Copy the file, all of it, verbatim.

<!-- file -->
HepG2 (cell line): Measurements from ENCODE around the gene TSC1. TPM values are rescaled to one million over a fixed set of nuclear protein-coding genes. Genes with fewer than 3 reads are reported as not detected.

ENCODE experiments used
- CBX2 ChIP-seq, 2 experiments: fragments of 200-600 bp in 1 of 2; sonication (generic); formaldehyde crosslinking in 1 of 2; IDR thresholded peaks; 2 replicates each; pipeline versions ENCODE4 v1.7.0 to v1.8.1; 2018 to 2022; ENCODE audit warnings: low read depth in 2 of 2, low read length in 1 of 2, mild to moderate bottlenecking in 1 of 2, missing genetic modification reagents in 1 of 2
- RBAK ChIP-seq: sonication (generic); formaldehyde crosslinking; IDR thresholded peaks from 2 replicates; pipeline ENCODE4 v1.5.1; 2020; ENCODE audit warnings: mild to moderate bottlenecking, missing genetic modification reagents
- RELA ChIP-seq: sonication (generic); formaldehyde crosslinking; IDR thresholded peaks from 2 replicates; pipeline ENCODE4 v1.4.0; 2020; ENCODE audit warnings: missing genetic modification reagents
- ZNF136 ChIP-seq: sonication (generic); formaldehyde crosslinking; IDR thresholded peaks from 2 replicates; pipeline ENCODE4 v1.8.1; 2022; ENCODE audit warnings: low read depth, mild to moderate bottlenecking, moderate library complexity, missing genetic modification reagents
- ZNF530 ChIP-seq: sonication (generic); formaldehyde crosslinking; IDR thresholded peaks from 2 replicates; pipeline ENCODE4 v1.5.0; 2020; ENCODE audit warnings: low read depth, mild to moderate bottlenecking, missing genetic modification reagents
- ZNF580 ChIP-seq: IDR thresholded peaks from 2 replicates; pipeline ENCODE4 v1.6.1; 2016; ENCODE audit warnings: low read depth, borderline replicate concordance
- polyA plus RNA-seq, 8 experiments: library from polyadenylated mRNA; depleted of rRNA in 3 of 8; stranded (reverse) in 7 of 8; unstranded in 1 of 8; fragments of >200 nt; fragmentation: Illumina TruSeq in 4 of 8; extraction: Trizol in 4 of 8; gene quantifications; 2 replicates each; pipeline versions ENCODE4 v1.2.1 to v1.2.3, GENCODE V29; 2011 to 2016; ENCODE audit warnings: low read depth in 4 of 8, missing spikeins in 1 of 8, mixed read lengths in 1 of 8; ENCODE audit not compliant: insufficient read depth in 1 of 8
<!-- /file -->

HepG2 (cell line): Measurements from ENCODE around the gene TSC1. TPM values are rescaled to one million over a fixed set of nuclear protein-coding genes. Genes with fewer than 3 reads are reported as not detected.

ENCODE experiments used
- CBX2 ChIP-seq, 2 experiments: fragments of 200-600 bp in 1 of 2; sonication (generic); formaldehyde crosslinking in 1 of 2; IDR thresholded peaks; 2 replicates each; pipeline versions ENCODE4 v1.7.0 to v1.8.1; 2018 to 2022; ENCODE audit warnings: low read depth in 2 of 2, low read length in 1 of 2, mild to moderate bottlenecking in 1 of 2, missing genetic modification reagents in 1 of 2
- RBAK ChIP-seq: sonication (generic); formaldehyde crosslinking; IDR thresholded peaks from 2 replicates; pipeline ENCODE4 v1.5.1; 2020; ENCODE audit warnings: mild to moderate bottlenecking, missing genetic modification reagents
- RELA ChIP-seq: sonication (generic); formaldehyde crosslinking; IDR thresholded peaks from 2 replicates; pipeline ENCODE4 v1.4.0; 2020; ENCODE audit warnings: missing genetic modification reagents
- ZNF136 ChIP-seq: sonication (generic); formaldehyde crosslinking; IDR thresholded peaks from 2 replicates; pipeline ENCODE4 v1.8.1; 2022; ENCODE audit warnings: low read depth, mild to moderate bottlenecking, moderate library complexity, missing genetic modification reagents
- ZNF530 ChIP-seq: sonication (generic); formaldehyde crosslinking; IDR thresholded peaks from 2 replicates; pipeline ENCODE4 v1.5.0; 2020; ENCODE audit warnings: low read depth, mild to moderate bottlenecking, missing genetic modification reagents
- ZNF580 ChIP-seq: IDR thresholded peaks from 2 replicates; pipeline ENCODE4 v1.6.1; 2016; ENCODE audit warnings: low read depth, borderline replicate concordance
- polyA plus RNA-seq, 8 experiments: library from polyadenylated mRNA; depleted of rRNA in 3 of 8; stranded (reverse) in 7 of 8; unstranded in 1 of 8; fragments of >200 nt; fragmentation: Illumina TruSeq in 4 of 8; extraction: Trizol in 4 of 8; gene quantifications; 2 replicates each; pipeline versions ENCODE4 v1.2.1 to v1.2.3, GENCODE V29; 2011 to 2016; ENCODE audit warnings: low read depth in 4 of 8, missing spikeins in 1 of 8, mixed read lengths in 1 of 8; ENCODE audit not compliant: insufficient read depth in 1 of 8